China’s oil industry officials and influential government advisers are said to be resisting a proposal that could integrate the nation’s massive energy companies.
Officials are arguing that mergers of the oil giants will stymie competition and undermine the central government’s efforts to remake the economy, the Wall Street Journal reported.
Earlier this year, Beijing instructed a team of advisers to explore ways to revamp the sector, including potentially merging some of the country’s top oil producers and refiners.
But oil industry executives are arguing that consumers will be better served by more market-driven overhauls, rather than government-driven consolidation, the Journal said, citing sources.
“There is big pushback from the industry,” a person familiar with the discussions at the state-owned Assets Supervision and Administration Commission told the paper.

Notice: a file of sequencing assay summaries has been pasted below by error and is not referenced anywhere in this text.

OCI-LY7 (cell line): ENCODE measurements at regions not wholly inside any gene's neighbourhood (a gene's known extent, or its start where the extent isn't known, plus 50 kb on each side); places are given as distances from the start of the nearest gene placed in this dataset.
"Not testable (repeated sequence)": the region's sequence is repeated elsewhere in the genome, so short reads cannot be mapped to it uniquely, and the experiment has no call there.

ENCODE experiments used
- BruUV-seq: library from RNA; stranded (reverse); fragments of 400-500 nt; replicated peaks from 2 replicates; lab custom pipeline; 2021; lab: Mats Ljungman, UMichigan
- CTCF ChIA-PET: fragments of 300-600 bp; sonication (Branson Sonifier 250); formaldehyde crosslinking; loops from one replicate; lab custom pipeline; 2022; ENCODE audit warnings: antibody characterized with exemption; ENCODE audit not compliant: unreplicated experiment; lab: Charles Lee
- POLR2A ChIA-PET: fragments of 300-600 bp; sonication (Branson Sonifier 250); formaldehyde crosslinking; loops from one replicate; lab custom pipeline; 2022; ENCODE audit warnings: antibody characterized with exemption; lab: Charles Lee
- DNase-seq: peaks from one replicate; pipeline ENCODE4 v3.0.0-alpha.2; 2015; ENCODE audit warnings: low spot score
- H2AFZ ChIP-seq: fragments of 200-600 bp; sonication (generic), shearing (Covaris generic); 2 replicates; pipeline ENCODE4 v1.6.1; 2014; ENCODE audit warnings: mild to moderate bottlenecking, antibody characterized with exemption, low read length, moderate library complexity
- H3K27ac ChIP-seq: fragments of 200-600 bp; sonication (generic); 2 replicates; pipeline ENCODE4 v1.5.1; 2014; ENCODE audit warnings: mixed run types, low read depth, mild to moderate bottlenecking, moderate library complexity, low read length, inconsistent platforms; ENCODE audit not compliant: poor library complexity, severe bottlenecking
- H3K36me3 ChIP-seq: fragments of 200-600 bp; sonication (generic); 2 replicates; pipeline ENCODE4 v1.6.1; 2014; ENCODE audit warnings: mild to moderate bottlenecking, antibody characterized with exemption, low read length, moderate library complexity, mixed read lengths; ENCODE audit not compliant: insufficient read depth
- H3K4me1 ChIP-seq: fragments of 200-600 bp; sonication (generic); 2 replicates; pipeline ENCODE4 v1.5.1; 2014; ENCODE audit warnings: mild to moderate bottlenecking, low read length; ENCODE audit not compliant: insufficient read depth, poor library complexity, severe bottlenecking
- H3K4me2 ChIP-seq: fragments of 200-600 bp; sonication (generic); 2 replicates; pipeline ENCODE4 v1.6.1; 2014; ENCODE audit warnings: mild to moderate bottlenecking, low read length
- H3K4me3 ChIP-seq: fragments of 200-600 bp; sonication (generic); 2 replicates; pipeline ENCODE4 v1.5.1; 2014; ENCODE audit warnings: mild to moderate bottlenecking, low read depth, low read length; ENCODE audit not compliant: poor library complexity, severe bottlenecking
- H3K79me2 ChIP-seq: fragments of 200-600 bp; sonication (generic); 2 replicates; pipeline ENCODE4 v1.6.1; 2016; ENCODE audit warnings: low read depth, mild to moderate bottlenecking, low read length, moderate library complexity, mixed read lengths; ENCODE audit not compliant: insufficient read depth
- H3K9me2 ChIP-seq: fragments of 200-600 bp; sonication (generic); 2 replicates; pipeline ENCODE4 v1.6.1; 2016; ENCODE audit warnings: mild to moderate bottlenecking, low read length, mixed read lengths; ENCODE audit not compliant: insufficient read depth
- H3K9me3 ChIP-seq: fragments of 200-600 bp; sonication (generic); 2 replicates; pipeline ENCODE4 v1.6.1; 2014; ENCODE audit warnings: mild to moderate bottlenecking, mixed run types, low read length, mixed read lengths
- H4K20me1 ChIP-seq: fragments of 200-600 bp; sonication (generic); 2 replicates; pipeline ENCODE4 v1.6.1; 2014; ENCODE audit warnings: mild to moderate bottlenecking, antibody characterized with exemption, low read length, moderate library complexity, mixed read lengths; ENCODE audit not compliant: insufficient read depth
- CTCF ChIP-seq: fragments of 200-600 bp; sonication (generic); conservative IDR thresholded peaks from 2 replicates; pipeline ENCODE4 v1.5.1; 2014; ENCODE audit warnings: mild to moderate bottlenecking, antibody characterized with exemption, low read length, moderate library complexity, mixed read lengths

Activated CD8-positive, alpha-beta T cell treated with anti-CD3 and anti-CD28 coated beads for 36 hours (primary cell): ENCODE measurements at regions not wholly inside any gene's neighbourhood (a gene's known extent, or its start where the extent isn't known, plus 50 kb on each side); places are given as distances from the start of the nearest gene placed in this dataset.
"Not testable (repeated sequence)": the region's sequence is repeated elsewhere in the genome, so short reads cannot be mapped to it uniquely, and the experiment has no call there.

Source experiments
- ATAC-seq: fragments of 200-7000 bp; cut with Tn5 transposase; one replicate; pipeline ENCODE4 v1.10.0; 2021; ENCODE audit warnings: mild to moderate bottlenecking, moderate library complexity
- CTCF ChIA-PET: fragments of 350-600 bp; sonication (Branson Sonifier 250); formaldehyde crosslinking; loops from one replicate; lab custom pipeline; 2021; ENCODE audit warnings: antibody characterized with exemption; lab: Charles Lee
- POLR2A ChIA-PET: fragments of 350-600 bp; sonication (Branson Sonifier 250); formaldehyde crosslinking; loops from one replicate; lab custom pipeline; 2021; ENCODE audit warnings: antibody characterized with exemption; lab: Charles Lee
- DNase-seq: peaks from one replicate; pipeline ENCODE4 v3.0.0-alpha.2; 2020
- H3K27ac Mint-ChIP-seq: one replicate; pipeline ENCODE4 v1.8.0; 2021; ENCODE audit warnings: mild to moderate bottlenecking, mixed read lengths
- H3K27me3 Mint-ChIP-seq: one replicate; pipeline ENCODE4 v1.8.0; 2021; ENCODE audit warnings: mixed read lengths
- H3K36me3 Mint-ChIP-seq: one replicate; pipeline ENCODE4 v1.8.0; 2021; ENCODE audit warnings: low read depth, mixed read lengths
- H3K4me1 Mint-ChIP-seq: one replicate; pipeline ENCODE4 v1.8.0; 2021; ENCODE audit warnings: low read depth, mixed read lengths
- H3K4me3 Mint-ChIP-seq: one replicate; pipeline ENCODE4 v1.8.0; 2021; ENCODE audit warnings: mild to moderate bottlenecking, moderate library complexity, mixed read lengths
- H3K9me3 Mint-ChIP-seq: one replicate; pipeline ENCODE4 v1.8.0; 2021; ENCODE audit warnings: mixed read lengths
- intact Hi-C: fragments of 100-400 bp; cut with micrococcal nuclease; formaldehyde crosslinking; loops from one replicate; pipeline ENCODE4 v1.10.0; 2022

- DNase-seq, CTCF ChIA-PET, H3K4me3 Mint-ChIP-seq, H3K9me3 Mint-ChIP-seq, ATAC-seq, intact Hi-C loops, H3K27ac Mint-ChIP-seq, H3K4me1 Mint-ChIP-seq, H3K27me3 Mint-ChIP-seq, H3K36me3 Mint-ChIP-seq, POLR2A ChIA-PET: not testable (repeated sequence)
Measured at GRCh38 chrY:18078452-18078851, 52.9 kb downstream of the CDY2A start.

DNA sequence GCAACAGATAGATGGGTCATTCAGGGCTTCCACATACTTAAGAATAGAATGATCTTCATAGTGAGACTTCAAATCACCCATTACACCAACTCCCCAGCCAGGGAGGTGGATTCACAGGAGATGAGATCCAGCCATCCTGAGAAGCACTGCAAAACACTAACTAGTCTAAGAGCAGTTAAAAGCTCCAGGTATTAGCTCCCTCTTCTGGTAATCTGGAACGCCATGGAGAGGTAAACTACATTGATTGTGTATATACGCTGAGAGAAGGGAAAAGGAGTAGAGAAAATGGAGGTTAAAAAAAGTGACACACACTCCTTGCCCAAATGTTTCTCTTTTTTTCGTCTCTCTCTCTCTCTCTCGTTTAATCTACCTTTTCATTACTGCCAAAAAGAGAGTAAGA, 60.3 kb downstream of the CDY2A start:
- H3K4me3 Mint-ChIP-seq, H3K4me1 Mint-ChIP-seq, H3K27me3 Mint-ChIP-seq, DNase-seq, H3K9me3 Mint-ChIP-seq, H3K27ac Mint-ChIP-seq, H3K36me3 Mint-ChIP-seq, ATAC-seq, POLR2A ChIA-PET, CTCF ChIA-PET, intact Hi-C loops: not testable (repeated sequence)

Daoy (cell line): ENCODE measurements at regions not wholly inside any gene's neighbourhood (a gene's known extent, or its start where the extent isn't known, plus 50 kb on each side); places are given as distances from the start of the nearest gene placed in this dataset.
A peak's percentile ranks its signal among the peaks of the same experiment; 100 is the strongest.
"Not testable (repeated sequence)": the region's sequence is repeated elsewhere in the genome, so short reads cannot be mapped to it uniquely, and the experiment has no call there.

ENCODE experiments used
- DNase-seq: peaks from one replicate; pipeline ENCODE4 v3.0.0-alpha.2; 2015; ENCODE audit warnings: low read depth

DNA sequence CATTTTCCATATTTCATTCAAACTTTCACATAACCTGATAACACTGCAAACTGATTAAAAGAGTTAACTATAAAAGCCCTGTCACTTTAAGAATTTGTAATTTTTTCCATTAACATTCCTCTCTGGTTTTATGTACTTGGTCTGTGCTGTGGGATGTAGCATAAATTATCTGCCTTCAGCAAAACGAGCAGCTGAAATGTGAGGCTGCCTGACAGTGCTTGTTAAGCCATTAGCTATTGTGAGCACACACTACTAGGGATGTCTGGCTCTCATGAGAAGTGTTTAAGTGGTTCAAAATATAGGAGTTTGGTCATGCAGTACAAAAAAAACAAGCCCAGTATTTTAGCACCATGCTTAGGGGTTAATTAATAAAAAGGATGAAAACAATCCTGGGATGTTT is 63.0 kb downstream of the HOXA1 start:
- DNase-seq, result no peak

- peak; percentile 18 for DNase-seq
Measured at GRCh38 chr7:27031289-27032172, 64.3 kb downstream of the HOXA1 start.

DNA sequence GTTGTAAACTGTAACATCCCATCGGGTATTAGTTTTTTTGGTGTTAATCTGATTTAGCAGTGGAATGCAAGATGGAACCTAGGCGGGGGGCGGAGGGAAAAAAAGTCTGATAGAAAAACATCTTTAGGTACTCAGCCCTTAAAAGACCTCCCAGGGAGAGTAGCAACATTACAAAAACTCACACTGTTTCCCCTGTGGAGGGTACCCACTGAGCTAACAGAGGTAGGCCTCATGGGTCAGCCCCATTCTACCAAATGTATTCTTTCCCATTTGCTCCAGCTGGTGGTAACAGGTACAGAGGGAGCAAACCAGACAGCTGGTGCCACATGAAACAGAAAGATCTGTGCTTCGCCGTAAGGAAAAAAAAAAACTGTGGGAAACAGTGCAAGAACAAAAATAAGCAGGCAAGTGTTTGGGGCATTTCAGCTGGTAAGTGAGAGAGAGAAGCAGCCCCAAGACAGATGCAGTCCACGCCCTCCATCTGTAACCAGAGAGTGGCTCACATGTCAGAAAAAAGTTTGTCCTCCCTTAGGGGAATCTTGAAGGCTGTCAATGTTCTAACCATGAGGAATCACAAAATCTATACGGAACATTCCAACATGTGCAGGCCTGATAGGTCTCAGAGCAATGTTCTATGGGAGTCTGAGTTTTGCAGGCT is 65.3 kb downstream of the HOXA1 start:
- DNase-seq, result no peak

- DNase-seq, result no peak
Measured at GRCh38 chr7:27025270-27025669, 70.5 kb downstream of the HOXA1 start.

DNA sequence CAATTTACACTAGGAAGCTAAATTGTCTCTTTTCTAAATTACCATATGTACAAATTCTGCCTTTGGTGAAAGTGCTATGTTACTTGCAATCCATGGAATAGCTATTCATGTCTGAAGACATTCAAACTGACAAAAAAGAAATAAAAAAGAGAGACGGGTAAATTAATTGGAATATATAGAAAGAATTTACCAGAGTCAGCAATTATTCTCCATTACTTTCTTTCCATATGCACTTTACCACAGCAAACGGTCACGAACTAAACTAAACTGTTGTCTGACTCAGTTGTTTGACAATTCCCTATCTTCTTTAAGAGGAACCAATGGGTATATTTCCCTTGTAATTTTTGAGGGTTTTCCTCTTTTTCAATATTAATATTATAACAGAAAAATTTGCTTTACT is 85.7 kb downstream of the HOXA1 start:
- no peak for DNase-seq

Meanwhile, influential government advisers are also expressing skepticism.
“Merging big oil companies would only lead to greater state monopoly and less inefficiency, and would be bad for consumers,” Zhang Wenkui, a deputy director at the Development Research Center, a think-tank affiliated with the State Council, was quoted as saying.
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